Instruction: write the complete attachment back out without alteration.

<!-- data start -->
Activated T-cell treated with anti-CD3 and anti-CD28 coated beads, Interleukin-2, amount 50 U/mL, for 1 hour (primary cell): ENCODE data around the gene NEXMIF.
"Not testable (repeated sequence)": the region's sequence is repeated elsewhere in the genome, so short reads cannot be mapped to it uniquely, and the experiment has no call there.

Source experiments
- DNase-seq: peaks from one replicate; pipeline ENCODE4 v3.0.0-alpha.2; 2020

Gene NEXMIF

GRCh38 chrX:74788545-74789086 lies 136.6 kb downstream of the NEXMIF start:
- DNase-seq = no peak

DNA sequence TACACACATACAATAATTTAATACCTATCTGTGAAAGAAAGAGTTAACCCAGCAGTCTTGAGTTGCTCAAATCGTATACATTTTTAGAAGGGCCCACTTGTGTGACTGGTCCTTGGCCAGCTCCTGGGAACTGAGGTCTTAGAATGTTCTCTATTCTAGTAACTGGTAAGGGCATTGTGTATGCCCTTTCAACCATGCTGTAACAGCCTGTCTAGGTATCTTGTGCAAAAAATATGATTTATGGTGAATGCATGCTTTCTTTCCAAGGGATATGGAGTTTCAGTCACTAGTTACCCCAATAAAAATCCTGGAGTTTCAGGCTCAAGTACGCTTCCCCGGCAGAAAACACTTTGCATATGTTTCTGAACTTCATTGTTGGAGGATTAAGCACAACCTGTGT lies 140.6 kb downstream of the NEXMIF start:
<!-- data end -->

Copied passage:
Activated T-cell treated with anti-CD3 and anti-CD28 coated beads, Interleukin-2, amount 50 U/mL, for 1 hour (primary cell): ENCODE data around the gene NEXMIF.
"Not testable (repeated sequence)": the region's sequence is repeated elsewhere in the genome, so short reads cannot be mapped to it uniquely, and the experiment has no call there.

Source experiments
- DNase-seq: peaks from one replicate; pipeline ENCODE4 v3.0.0-alpha.2; 2020

Gene NEXMIF

GRCh38 chrX:74788545-74789086 lies 136.6 kb downstream of the NEXMIF start:
- DNase-seq = no peak

DNA sequence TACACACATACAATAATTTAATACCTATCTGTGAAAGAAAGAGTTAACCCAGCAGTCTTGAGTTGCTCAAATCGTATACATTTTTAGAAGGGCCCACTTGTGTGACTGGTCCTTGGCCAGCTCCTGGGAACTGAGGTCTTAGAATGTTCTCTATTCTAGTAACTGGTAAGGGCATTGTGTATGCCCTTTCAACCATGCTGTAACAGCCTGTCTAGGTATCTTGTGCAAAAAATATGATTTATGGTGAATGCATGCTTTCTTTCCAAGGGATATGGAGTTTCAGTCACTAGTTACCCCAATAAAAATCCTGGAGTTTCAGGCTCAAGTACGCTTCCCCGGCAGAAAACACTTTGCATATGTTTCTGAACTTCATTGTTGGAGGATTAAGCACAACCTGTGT lies 140.6 kb downstream of the NEXMIF start: